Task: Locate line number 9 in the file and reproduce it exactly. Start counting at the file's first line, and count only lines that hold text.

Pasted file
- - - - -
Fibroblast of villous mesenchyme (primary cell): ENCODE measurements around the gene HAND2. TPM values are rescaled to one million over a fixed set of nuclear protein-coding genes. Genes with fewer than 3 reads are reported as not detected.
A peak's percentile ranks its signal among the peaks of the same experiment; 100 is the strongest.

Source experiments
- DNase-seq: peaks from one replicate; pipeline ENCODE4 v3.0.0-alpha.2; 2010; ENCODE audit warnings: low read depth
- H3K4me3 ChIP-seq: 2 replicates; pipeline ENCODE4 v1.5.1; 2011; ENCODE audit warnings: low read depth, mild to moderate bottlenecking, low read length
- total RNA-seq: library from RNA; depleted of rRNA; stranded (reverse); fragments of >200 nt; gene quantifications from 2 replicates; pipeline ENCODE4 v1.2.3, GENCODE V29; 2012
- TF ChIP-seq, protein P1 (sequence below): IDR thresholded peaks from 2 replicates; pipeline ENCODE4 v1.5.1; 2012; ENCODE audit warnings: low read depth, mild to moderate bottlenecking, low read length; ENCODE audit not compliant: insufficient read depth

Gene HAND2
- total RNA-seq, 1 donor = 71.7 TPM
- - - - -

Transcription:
- total RNA-seq, 1 donor = 71.7 TPM